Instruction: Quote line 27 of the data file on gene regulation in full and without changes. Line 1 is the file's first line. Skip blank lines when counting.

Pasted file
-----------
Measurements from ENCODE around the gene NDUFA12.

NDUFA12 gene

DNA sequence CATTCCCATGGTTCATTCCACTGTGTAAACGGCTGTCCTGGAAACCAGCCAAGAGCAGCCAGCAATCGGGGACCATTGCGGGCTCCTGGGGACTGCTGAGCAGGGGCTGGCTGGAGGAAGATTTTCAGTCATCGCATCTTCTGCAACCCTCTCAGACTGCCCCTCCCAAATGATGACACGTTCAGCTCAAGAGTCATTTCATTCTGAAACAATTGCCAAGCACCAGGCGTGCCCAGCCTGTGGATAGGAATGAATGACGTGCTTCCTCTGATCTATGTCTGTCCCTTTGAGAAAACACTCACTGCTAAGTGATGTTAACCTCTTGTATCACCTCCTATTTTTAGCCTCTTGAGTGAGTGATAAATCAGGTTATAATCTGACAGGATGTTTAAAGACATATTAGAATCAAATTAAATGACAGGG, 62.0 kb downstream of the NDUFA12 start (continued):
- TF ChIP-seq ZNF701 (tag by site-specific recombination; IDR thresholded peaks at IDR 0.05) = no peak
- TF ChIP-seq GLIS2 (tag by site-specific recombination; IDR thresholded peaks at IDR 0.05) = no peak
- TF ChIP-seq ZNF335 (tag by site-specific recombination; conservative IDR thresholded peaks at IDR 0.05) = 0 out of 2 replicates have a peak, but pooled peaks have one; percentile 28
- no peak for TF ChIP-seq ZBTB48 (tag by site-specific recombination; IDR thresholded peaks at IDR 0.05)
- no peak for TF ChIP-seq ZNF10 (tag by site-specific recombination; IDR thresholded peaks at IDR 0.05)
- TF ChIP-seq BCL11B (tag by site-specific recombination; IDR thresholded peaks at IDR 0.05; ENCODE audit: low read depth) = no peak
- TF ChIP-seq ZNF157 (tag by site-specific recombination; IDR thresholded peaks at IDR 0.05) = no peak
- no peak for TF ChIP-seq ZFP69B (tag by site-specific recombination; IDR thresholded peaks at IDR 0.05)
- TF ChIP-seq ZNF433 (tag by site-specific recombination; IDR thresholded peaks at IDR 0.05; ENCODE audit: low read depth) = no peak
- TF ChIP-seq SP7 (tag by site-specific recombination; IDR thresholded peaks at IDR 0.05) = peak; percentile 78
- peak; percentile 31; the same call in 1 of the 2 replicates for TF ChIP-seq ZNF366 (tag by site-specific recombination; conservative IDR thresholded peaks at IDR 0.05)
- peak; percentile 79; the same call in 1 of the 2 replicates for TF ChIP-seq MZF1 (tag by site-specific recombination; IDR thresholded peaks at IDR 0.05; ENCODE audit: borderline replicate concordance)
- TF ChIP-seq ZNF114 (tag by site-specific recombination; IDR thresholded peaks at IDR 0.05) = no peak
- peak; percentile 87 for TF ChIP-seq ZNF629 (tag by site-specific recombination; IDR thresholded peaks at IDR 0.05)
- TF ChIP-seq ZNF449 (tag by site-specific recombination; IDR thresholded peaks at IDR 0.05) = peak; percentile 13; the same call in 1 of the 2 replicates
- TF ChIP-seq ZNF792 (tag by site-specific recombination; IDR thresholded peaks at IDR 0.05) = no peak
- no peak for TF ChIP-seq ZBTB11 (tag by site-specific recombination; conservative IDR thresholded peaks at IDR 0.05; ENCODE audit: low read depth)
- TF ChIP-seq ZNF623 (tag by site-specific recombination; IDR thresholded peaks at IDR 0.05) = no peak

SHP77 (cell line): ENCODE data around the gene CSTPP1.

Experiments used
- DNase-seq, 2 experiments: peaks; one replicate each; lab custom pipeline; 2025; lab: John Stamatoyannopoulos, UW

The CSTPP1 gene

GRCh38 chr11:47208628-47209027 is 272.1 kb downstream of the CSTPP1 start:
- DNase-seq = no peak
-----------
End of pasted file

- DNase-seq = no peak